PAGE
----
Two mutants are currently associated with the Arabidopsis plant in relation to the PEPR1 and PEPR2 receptor kinases. These mutants have a mutation in their pepr1 and pepr2 genes which is affected in PEPR1 and its homologue PEPR2, respectively.[2] These PEPR1 and PEPR2 receptor kinases are transcribed and further translated from the same chromosome. In order to create double mutant pepr1 and pepr2 offspring the two populations were crossed and screened for the AtPep1 insensitivity offspring.[2] Both of those mutants and the wild type plants were found to have a sensitivity to AtPep1, a damage associated molecular pattern peptide. However, when both mutations occur a double mutant pepr1/pepr2 plant is completely insensitive to the AtPep1. These plants further fail to recognize AtPep2 and AtPep3, distinct homologues of AtPep1, which led Elzbieta Krol to the conclusion that the homologues PEPR1 and PEPR2 control their perception as well.[2]

Sensitivity to ethylene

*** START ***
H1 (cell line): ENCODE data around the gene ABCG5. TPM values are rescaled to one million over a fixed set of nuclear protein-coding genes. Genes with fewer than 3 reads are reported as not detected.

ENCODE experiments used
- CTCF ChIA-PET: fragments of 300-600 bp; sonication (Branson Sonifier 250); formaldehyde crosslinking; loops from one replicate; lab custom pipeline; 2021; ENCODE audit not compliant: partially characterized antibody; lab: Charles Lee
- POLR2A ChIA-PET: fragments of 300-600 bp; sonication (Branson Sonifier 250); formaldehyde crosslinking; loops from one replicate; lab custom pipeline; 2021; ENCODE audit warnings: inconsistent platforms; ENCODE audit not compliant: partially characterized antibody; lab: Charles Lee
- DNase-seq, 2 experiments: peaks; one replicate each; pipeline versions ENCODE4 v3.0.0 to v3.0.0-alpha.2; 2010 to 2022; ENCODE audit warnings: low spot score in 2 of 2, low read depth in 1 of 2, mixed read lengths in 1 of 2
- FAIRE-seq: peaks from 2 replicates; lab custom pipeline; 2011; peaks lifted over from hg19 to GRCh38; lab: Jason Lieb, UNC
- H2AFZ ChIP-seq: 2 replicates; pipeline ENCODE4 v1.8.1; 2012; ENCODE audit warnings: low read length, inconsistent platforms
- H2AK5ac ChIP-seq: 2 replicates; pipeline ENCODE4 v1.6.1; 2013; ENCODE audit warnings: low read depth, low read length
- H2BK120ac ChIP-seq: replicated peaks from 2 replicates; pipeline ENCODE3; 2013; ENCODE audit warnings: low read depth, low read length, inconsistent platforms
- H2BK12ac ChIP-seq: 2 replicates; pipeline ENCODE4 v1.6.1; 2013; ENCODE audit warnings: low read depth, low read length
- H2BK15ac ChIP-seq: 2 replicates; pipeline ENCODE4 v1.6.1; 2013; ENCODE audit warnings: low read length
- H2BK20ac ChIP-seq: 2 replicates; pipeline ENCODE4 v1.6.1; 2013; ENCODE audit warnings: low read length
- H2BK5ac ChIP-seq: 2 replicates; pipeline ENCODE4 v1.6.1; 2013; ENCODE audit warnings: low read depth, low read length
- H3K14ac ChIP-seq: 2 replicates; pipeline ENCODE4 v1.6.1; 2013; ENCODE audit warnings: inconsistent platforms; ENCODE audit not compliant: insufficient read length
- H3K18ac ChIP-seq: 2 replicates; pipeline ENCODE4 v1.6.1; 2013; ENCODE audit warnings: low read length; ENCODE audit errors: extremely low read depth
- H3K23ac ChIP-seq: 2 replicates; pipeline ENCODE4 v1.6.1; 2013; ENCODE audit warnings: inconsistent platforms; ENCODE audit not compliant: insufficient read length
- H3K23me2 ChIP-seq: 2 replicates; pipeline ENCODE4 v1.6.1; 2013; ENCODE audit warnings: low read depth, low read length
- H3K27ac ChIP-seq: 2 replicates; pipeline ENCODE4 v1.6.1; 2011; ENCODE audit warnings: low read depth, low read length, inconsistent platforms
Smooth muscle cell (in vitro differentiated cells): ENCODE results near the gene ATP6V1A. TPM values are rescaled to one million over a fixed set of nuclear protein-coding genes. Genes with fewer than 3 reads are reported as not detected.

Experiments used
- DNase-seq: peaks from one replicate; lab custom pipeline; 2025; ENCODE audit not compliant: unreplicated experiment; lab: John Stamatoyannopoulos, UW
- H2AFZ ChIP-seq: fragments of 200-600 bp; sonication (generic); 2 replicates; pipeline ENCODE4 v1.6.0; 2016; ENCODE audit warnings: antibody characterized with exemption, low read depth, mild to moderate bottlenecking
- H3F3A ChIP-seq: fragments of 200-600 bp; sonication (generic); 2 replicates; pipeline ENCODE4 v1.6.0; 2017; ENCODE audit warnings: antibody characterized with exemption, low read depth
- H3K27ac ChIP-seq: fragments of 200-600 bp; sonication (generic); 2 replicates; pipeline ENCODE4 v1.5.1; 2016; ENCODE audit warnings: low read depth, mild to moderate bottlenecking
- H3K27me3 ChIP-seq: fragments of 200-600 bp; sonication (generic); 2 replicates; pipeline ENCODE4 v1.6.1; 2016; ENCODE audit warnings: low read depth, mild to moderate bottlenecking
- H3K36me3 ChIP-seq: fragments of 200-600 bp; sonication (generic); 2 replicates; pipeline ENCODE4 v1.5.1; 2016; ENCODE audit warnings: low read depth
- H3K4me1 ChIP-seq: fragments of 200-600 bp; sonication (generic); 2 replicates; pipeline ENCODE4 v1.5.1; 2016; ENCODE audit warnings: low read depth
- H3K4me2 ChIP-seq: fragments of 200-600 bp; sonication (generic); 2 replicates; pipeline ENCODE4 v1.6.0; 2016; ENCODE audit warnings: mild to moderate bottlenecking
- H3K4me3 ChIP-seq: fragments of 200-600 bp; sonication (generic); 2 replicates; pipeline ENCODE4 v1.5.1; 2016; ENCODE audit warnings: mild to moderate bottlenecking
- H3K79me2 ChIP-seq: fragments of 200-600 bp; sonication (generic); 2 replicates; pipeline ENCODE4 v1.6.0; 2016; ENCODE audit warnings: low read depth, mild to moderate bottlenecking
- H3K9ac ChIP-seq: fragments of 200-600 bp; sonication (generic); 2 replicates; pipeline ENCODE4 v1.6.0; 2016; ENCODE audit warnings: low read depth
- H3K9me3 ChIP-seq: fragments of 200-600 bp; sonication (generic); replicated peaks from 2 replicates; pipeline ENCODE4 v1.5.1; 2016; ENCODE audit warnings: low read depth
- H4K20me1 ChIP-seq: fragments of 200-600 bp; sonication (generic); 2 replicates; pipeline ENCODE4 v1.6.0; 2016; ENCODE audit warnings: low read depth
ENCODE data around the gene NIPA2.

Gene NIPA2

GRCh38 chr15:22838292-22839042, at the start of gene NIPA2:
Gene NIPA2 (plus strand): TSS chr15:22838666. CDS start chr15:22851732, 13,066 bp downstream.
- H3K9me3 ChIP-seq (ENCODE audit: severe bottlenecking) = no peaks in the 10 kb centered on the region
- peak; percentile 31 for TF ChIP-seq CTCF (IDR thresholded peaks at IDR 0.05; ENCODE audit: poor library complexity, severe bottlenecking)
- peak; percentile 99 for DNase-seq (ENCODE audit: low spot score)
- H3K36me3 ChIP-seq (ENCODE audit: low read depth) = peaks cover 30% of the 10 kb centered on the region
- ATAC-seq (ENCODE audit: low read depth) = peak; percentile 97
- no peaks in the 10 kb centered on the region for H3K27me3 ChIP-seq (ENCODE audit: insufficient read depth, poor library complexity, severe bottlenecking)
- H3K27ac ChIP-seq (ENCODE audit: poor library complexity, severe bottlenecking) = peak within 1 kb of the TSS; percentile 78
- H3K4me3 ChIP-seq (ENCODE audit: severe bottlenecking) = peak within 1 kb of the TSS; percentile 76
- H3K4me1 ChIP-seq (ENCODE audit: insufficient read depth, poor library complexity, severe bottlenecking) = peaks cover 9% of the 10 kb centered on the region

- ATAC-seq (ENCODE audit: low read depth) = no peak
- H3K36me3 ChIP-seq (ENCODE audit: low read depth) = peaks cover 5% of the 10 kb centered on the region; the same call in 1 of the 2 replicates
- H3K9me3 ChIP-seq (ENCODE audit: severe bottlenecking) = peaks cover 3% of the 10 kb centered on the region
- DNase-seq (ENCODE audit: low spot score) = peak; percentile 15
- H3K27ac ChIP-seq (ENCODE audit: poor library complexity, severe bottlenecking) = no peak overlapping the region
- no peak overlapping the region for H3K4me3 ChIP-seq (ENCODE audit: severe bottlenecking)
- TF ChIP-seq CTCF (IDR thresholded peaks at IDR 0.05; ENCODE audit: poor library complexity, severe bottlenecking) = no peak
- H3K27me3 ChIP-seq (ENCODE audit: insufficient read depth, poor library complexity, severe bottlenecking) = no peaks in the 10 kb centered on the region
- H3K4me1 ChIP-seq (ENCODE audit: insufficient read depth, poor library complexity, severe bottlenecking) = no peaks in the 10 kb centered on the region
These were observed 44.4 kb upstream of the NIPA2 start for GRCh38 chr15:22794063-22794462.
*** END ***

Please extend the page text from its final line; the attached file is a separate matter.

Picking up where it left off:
The same double mutation causes a decreased reaction to ethylene. In the plant, ethylene is a hormone produced when the plant is damaged. Ethylene also helps increase the response to damage caused to the plant. When PEPR1 and PEPR 2 bind to ethylene, they start the reaction to activate the immune system in the plant. However, when this mutation is present, the plant cannot properly respond to ethylene signals, decreasing its ability to heal itself.[3]


  1. 1.0 1.1 1.2 1.3 1.4 1.5 1.6 "Structural basis for recognition of an endogenous peptide by the plant receptor kinase PEPR1". Cell Res. 25 (1): 110–20. January 2015. doi:10.1038/cr.2014.161. PMID 25475059. 
  2. 2.0 2.1 2.2 2.3 2.4 "Perception of the Arabidopsis danger signal peptide 1 involves the pattern recognition receptor AtPEPR1 and its close homologue AtPEPR2". J. Biol. Chem. 285 (18): 13471–9. April 2010. doi:10.1074/jbc.M109.097394. PMID 20200150. 
  3. 3.0 3.1 3.2 "BIK1 interacts with PEPRs to mediate ethylene-induced immunity". Proc. Natl. Acad. Sci. U.S.A. 110 (15): 6205–10. April 2013. doi:10.1073/pnas.1215543110. ISSN 0027-8424. PMID 23431184. Bibcode2013PNAS..110.6205L. 
  4. Boutrot, Freddy; Zipfel, Cyril (2017-08-04). "Function, Discovery, and Exploitation of Plant Pattern Recognition Receptors for Broad-Spectrum Disease Resistance". Annual Review of Phytopathology (Annual Reviews) 55 (1): 257–286. doi:10.1146/annurev-phyto-080614-120106. ISSN 0066-4286. PMID 28617654.